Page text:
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Jan. 6, 2016

For Virginia basketball fans, there is a one-week Christmas break in the schedule. For the players, the window is much smaller, as the team reported back for practice the afternoon of December 26 to prepare for the post-holiday Cavalier Classic Tournament. For Mikayla Venson, however, it is not the quantity but the quality that matters.

“My dad picked me up right when we got back from Ohio State, he was there waiting for me when the bus pulled in to JPJ at like one in the morning, and we went straight home,” Venson said. “A lot of people aren’t able to go home and see their families during the holidays, so I was blessed to be able to sit down with my family, including my aunt and cousins, and have a great meal. My dad made ham, string beans, collard greens and my mom made her secret-recipe corn pudding. The holidays are all about seeing family and what comes from the heart. It was a very fun time.”

Though there were plenty of packages from Santa waiting for Venson under the Christmas tree, these special family moments were her favorite holiday gifts.

“I like presents, but I think the biggest present was being able to go home and see my family, especially my brother Michael,” Venson said. “We are really close. He is at all of my games, but I was so happy to be able to just sit down and chat with him for a long time. That was the best present, being able to see everyone since the basketball schedule is so hectic.”

Another Venson family tradition is watching all five of the NBA games on Christmas Day.

“I love the NBA,” Venson said with a huge grin. “I got to watch Chris Paul [L.A. Clippers], my favorite player. I really like how he controls both the offensive and the defensive side of the floor. He brings a lot of fire to his teammates. He is very passionate about the game. He is one of the most passionate people I have ever seen play. He is kind of small to be playing in the NBA, but he is still an impact player.”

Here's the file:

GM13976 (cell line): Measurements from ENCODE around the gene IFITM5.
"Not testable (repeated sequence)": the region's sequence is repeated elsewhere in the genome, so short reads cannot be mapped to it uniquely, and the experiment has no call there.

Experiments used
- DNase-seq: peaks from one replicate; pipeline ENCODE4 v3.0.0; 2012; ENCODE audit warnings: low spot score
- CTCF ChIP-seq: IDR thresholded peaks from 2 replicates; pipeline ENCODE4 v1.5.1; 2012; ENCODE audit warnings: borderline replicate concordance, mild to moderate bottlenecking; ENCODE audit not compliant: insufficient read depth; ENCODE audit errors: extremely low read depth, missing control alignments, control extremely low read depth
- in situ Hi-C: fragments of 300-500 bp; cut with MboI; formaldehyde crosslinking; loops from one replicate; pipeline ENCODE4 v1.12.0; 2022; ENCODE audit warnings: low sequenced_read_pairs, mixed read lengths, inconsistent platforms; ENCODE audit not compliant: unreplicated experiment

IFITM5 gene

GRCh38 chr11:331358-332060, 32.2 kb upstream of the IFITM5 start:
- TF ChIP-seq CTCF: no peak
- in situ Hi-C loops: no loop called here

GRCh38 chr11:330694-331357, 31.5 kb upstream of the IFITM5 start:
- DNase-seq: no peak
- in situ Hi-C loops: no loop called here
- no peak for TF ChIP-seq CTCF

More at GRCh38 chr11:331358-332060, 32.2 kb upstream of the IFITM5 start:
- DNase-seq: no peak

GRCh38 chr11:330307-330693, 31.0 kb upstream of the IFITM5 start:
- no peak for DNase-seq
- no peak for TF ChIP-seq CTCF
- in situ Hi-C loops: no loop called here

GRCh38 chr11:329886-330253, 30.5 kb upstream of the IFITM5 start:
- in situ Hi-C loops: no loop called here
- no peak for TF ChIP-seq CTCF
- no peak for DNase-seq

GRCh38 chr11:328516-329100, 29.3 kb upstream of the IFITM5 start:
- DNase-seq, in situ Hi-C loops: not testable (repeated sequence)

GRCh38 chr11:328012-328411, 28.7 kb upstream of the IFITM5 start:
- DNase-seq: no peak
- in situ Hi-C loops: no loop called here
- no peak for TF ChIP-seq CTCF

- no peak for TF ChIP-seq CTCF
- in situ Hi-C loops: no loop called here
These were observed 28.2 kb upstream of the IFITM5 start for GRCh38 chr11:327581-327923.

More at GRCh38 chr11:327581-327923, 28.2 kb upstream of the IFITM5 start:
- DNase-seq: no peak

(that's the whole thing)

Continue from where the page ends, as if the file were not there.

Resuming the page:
As soon as Venson finishes declaring Paul her “favorite player”, she immediately interrupts herself with a clarification. Paul is her favorite “current player”.

“I like old-school NBA players,” Venson clarified. “My favorite all-time player is [former Denver Nugget point guard] Chris Jackson [Mahmoud Abdul-Rauf]. He was a really good shooter. He was able to set his teammates up for good shots. He really knew how to control the game. I love watching clips of him when I was younger and figuring out his game.”

Jackson, who retired from the NBA when Venson was five years old, isn’t the only “old-school” basketball player that she took inspiration from. One of the biggest icons of her youth was someone whose collegiate career ended 10 years before she was born and whose NBA career ended before it even began.